Tuesday 24 May 2016

Whisk Me Away

Learning how to knit when I was younger consisted of nothing more than two needles, some yarn and a pattern, but this artifact opened my eyes to the grand history behind knitting. I was well aware that in the past knitting was a daily event for women who made most of the household clothing items, or those that could be knitted at the very least, like socks. This knitting whisk, though, adds another level of skill to knitting.

The knitting whisk in our collection was made in Rhynie, Aberdeenshire, Scotland. How it arrived here we cannot be certain, but the whisk was put to use by the mother of the artifact’s donor. Whether you had to be a professional or not to make use of a knitting whisk, knitting whisp, or knitting stick, our research tells us that having a whisk to hold one your needles made for an efficient task. While some knitting devices of this type were made simply of a carved piece of wood, a bundle of wrapped straw, or a bundle of goose quills wrapped in yarn, the knitting whisk in our collection has a black leather body and a brown leather belt.

From what we can uncover, the holes in the leather body of our knitting whisk were to hold the end of one of the needles. The belt was put on by the knitter and the end of a needle could then be inserted into one of the holes. Supposedly, the whisk made it easier for women to knit. There were even accounts of women wearing them so they could knit on their way home from the market, or just to make it a little faster when sitting around the fireplace in the evening.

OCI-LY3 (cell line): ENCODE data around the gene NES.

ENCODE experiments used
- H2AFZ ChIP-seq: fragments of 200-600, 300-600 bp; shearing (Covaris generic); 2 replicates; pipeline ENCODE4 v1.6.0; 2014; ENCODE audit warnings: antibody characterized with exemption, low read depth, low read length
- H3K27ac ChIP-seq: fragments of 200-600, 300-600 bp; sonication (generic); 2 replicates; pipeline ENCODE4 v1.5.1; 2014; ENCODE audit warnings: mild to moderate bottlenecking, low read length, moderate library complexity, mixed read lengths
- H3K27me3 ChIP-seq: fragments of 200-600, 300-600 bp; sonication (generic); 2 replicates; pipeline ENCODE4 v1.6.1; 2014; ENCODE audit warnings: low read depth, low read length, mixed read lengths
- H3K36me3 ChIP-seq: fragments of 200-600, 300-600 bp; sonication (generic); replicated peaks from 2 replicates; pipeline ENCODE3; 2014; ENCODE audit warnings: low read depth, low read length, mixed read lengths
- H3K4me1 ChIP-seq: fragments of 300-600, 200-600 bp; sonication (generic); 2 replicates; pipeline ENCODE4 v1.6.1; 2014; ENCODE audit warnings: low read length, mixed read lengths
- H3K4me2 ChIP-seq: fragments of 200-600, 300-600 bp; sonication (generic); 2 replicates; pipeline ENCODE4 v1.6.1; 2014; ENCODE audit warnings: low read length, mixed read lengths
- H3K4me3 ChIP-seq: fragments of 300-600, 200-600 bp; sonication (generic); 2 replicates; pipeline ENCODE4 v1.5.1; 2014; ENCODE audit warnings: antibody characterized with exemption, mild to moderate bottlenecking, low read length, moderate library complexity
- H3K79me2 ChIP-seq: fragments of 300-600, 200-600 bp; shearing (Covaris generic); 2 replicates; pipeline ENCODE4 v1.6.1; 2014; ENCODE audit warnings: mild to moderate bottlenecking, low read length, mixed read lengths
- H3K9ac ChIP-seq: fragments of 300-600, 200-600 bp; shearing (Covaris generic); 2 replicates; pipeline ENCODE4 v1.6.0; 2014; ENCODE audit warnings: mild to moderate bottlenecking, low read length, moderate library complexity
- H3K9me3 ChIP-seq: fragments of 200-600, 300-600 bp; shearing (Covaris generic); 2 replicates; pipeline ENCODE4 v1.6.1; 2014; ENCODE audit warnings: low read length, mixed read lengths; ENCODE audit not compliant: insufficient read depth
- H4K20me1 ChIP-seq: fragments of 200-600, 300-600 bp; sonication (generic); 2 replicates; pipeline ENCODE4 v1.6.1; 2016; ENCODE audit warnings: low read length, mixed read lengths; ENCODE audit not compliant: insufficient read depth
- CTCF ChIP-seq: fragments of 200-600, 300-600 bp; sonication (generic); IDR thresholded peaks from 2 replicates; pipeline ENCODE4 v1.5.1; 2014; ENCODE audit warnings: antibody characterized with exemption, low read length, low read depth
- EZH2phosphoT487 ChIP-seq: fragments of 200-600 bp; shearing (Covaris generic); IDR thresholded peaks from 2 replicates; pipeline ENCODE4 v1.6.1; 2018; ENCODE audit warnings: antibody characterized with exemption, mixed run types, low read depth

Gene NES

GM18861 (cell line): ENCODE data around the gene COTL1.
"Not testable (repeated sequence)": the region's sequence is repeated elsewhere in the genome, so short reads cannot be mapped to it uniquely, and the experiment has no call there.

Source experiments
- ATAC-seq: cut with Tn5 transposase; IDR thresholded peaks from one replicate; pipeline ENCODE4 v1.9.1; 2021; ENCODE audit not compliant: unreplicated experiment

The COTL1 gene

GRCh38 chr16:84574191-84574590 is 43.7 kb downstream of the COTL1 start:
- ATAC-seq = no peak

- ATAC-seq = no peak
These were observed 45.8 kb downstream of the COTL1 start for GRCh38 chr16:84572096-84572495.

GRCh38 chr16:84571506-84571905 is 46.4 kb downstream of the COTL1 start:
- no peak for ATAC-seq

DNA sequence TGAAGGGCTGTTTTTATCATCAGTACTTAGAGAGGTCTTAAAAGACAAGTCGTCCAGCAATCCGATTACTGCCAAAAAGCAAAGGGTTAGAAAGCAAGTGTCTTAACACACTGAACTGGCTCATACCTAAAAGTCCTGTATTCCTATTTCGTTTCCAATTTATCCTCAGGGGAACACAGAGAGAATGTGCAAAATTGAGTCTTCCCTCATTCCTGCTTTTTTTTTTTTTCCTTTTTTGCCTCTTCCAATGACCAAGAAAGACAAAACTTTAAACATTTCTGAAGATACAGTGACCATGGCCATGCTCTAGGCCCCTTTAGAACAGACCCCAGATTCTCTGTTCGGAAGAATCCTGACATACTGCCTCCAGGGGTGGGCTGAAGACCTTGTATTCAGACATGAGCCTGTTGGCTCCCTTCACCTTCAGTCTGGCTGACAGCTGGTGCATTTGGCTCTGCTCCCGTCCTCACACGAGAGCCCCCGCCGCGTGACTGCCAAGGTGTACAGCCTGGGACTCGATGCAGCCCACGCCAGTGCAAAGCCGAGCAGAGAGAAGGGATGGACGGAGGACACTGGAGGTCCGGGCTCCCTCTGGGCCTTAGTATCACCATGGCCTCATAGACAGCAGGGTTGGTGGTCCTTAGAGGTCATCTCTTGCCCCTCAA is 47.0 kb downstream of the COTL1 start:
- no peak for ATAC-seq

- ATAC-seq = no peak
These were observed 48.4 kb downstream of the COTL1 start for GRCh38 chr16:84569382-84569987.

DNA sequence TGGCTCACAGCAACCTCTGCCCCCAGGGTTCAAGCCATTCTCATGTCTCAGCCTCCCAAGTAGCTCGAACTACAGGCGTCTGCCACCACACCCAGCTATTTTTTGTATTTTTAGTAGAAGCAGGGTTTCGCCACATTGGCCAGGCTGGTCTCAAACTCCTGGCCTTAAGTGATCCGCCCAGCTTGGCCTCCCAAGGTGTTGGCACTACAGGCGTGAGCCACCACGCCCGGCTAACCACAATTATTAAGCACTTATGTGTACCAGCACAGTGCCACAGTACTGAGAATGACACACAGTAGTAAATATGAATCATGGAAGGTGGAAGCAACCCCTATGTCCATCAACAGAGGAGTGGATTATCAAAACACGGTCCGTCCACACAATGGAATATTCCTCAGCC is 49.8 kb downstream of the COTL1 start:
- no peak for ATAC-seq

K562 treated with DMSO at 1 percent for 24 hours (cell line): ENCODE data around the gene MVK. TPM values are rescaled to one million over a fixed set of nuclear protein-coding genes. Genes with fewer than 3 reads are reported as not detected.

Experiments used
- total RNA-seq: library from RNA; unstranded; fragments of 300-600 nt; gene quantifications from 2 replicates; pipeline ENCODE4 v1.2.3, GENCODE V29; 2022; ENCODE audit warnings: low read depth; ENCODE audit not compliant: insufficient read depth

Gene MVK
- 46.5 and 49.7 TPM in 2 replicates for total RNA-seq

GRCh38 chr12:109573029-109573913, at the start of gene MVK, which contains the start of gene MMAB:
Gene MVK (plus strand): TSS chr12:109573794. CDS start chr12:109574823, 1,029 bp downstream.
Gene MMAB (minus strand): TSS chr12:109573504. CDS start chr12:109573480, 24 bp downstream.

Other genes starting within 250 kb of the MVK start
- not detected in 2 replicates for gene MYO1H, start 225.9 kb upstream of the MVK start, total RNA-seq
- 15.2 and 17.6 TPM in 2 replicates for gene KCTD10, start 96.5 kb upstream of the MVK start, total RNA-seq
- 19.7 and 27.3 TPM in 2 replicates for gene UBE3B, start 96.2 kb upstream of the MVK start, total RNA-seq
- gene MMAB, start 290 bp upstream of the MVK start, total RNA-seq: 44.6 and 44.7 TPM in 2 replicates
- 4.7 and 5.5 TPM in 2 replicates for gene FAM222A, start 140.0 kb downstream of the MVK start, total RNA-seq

In the past the knitting whisk was used for many years in Europe and Great Britain, although it has become less common today, it is still very popular in some European countries. The whisk was typically used to hold the right needle, and therefore was worn towards a woman’s right hip. When worn around the waist the whisk allowed for one’s work to be done higher up, which in turn decreased the need to look down and therefore the strain on one’s neck. Where you wore the belt was all up to preference, but it was suggested to use metal needles, as the strain and tension from being positioned in the belt could cause wooden needles to break. 

The most valuable advantages that we came across when researching the now commonly known knitting belt included, an increase in knitting speed due to the minimal movement required, and the ability to allow one hand to solely wrap yarn and control tension allowing for an even piece of work.

            Whether you knit for profit or for pleasure, maybe the knitting whisk is something to add to your wish list – it could be quite an investment!


  1. Very interesting and informative.

  2. I've never heard of one of these - very interesting